Student and Faculty Perceptions of ICT Use in Undergraduate Agriculture Courses
Journal of Agricultural Education
Students and faculty in a land-grant college of agriculture were surveyed to determine their perceptions of current and future Information and Communication Technology (ICT) use in undergraduate agriculture courses. There was a large, positive relationship (r = .83) between student and faculty perceptions of the extent to which 40 specific ICT tasks were required in undergraduate courses. Students and faculty ranked the same five ICT tasks (receive email, send email, search the Internet, submit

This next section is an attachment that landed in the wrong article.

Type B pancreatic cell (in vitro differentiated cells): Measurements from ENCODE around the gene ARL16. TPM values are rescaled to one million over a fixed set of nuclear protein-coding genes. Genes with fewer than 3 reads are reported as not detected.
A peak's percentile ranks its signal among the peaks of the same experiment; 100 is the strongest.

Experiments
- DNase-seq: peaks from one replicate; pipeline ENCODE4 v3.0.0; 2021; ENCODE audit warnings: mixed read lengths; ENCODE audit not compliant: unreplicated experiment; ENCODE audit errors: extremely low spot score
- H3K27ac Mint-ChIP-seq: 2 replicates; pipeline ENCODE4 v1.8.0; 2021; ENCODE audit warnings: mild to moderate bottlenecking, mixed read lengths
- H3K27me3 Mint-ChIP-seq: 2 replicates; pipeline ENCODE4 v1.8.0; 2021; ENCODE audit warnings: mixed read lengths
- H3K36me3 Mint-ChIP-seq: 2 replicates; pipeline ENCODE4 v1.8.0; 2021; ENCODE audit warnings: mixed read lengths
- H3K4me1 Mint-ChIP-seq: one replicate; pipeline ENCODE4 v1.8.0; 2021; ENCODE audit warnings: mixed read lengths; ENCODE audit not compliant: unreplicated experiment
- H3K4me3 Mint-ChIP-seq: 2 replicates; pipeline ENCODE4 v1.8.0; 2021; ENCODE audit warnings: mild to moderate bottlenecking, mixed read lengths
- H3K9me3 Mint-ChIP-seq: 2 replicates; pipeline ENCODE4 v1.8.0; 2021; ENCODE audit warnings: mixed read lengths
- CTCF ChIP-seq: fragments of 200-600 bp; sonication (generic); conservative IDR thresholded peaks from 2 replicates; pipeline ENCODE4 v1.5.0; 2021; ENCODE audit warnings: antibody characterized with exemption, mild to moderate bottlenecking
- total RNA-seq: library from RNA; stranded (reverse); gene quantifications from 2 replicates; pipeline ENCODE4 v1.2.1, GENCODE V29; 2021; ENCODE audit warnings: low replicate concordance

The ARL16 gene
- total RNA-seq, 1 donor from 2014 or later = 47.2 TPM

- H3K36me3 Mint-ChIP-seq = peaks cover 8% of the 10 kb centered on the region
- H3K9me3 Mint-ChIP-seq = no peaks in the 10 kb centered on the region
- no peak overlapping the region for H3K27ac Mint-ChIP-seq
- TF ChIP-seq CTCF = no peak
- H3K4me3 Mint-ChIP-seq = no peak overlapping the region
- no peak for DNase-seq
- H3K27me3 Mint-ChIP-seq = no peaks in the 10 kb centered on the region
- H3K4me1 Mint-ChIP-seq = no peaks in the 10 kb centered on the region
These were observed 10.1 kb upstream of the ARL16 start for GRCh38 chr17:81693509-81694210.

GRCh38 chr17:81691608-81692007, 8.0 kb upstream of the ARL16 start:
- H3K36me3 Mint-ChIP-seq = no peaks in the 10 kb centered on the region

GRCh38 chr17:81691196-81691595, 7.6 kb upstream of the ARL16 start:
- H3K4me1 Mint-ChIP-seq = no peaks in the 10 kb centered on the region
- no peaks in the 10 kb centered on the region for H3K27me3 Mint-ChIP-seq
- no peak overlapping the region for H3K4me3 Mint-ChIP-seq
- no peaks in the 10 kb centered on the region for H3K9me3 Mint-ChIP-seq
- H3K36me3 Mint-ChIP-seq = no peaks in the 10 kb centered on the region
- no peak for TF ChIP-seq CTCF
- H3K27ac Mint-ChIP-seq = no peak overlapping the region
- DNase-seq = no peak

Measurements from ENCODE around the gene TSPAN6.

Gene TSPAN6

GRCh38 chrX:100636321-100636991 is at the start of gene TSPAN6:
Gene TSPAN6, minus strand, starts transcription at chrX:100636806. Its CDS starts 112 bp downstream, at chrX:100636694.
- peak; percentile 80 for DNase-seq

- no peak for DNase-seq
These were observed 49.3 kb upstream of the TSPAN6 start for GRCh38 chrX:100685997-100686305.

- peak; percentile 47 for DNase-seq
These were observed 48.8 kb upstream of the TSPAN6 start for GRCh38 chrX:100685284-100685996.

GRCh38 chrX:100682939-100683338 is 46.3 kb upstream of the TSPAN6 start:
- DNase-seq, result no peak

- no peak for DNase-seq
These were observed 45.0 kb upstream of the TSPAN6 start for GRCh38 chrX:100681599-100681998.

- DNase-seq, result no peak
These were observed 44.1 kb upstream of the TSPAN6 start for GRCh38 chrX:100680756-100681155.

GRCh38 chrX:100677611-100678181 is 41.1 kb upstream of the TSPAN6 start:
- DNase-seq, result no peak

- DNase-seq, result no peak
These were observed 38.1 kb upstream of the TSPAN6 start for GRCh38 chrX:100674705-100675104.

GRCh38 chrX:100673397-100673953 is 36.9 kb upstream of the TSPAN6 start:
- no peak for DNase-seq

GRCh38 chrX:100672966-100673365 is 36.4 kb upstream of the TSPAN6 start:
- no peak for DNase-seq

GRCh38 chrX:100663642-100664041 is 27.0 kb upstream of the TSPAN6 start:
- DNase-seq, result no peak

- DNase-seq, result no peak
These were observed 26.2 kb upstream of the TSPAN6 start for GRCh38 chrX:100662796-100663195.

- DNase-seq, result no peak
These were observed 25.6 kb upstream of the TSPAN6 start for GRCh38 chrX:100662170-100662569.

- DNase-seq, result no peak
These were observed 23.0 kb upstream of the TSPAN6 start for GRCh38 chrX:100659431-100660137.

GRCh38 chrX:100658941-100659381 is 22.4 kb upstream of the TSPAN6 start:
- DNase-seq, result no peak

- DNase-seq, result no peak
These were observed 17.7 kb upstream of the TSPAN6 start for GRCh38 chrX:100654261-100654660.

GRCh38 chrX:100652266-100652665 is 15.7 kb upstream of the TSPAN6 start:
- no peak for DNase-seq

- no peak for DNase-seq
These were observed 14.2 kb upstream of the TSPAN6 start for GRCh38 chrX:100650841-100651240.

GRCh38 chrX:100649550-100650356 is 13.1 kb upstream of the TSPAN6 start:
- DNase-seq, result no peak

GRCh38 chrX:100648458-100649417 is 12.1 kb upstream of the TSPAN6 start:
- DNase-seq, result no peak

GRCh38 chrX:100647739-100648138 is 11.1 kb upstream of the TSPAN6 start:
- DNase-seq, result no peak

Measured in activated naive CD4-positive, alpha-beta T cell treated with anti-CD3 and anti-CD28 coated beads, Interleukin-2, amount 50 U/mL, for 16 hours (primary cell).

... assignments as email attachments, and use Blackboard© to acquire course information) as being the most frequently required. Students and faculty agreed that all database tasks and many of the intermediate to advanced spreadsheet, word processing, graphics, Internet, and miscellaneous tasks were seldom required in undergraduate agriculture courses. While a majority of students and faculty indicated that future ICT use should be maintained at the current level in each of seven broad ICT areas, there were significant (p < .05) differences between faculty plans and student recommendations for future use of the Internet, databases, computer graphics, and specialized applications. Students were undecided to moderately positive about their course-related ICT experiences. These results indicate a need to better integrate intermediate and advanced ICT tasks into undergraduate courses.